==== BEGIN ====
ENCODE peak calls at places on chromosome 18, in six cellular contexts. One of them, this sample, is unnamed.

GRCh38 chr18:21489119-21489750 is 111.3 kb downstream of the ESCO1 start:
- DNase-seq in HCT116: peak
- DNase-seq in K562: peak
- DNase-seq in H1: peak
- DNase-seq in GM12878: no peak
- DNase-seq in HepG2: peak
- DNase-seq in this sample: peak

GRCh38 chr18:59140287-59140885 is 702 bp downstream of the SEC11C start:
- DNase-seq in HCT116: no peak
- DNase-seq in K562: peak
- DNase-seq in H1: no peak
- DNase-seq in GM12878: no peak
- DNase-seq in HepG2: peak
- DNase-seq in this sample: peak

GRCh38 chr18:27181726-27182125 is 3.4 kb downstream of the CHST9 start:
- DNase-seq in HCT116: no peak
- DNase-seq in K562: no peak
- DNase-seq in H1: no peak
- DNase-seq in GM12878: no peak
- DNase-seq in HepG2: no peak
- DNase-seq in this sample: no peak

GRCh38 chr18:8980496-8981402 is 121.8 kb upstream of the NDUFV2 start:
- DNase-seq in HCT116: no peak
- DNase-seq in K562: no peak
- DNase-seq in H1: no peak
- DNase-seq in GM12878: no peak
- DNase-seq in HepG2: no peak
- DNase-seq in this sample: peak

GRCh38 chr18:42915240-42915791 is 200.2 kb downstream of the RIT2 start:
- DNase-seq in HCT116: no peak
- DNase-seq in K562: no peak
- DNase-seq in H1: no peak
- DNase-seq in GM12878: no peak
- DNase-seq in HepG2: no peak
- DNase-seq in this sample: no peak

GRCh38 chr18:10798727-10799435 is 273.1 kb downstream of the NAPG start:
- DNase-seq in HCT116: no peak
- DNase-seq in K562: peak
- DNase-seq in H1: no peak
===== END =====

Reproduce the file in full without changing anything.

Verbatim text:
ENCODE peak calls at places on chromosome 18, in six cellular contexts. One of them, this sample, is unnamed.

GRCh38 chr18:21489119-21489750 is 111.3 kb downstream of the ESCO1 start:
- DNase-seq in HCT116: peak
- DNase-seq in K562: peak
- DNase-seq in H1: peak
- DNase-seq in GM12878: no peak
- DNase-seq in HepG2: peak
- DNase-seq in this sample: peak

GRCh38 chr18:59140287-59140885 is 702 bp downstream of the SEC11C start:
- DNase-seq in HCT116: no peak
- DNase-seq in K562: peak
- DNase-seq in H1: no peak
- DNase-seq in GM12878: no peak
- DNase-seq in HepG2: peak
- DNase-seq in this sample: peak

GRCh38 chr18:27181726-27182125 is 3.4 kb downstream of the CHST9 start:
- DNase-seq in HCT116: no peak
- DNase-seq in K562: no peak
- DNase-seq in H1: no peak
- DNase-seq in GM12878: no peak
- DNase-seq in HepG2: no peak
- DNase-seq in this sample: no peak

GRCh38 chr18:8980496-8981402 is 121.8 kb upstream of the NDUFV2 start:
- DNase-seq in HCT116: no peak
- DNase-seq in K562: no peak
- DNase-seq in H1: no peak
- DNase-seq in GM12878: no peak
- DNase-seq in HepG2: no peak
- DNase-seq in this sample: peak

GRCh38 chr18:42915240-42915791 is 200.2 kb downstream of the RIT2 start:
- DNase-seq in HCT116: no peak
- DNase-seq in K562: no peak
- DNase-seq in H1: no peak
- DNase-seq in GM12878: no peak
- DNase-seq in HepG2: no peak
- DNase-seq in this sample: no peak

GRCh38 chr18:10798727-10799435 is 273.1 kb downstream of the NAPG start:
- DNase-seq in HCT116: no peak
- DNase-seq in K562: peak
- DNase-seq in H1: no peak